If cybercrime was a country, it would be the 27th largest economy in the world, with about the same size as Austria. Today’s cyber threat landscape is highly targeted and focused on acquiring something valuable and vital such as sensitive personal information or intellectual property. In 2013 there were 253 data breaches, up 62% from 156 in 2012. These breaches resulted in more than 552 million identities exposed, up 493% from 93 million in 2012. The frequency of breaches is accelerating and the magnitude of the damage continues to increase. Such incidents can cost millions of dollars and compromise customer data, intellectual property and business reputation.
IT Security Investments become a top priority
Therefore it is not surprising that spending for IT security is becoming the top priority for companies and governments. As such we believe IT security is an industry that long-term oriented investors must have exposure to. The aim of this paper is to provide an update and a short overview of this sector in a) describing the types of cyber threats and possible defensive measures, b) to map in a simplified way the various vendors and c) to conclude with the long-term drivers of the IT security sector.
IT security remains a top priority among corporate and government executives
We think IT security will get an increasing share within IT budgets over the next couple of years. In addition, most security solutions have been built from existing technologies, and therefore there is the need to invest just to maintain these legacy systems.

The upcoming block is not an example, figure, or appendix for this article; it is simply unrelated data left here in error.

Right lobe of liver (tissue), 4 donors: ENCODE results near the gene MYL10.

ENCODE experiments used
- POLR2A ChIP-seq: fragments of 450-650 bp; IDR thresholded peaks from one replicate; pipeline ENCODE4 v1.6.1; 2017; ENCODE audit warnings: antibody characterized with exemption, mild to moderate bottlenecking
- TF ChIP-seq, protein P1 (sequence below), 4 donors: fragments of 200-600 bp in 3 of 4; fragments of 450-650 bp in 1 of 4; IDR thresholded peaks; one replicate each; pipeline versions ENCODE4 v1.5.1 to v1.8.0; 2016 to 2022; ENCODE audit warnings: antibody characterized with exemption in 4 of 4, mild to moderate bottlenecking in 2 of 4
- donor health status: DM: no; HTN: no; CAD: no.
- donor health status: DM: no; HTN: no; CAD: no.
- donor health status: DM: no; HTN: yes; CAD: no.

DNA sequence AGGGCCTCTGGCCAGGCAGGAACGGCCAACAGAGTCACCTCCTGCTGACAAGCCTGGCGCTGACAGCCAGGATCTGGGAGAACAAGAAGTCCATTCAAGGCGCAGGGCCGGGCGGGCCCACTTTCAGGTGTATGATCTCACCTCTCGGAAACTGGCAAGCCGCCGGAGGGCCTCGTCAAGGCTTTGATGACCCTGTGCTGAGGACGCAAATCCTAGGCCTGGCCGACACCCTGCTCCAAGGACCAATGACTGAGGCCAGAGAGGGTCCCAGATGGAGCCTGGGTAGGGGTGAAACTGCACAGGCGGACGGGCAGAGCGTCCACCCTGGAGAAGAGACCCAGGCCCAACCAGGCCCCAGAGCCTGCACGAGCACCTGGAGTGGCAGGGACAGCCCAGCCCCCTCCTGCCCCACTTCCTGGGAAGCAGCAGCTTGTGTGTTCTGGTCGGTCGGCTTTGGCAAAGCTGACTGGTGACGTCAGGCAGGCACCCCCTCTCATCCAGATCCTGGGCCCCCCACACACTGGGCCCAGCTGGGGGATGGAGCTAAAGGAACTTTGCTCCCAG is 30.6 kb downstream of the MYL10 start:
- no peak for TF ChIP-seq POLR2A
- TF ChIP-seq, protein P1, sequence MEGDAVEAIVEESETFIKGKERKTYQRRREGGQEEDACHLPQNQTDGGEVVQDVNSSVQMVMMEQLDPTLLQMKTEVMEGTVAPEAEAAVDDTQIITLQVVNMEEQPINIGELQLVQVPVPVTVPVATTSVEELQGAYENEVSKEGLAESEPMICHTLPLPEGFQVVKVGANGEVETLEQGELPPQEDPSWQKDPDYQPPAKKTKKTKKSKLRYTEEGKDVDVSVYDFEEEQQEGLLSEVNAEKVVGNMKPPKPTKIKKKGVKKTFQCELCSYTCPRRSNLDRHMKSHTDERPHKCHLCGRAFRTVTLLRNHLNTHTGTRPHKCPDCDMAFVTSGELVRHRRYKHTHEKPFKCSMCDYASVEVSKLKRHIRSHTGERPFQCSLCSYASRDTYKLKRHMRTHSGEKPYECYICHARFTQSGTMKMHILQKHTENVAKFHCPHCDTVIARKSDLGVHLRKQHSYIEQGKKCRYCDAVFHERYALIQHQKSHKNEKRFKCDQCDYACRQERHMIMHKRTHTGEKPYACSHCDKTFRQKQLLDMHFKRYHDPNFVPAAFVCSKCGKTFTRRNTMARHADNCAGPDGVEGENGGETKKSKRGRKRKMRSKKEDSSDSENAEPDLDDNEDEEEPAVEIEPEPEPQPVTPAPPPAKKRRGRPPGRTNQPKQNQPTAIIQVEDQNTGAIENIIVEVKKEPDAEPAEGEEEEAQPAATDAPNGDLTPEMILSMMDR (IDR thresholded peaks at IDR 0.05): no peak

Finally, decreasing the vulnerability of corporate networks by traditional solutions results in security gaps because those solutions were not designed to address several major recent developments. Referring to the recent high-profile breaches it seems that traditional network security solutions have insufficient abilities to deal with a complex IT infrastructure and a dynamic and constantly evolving threat environment. According to areport by Verizon, there are some interesting findings:
• 75% of breaches were driven by financial motives,
• 66% of breaches took months to discover,
• 92% of breaches were perpetrated by outsiders,
• 37% of breaches affected a financial organisation, and
• 71% of breaches targeted devices.
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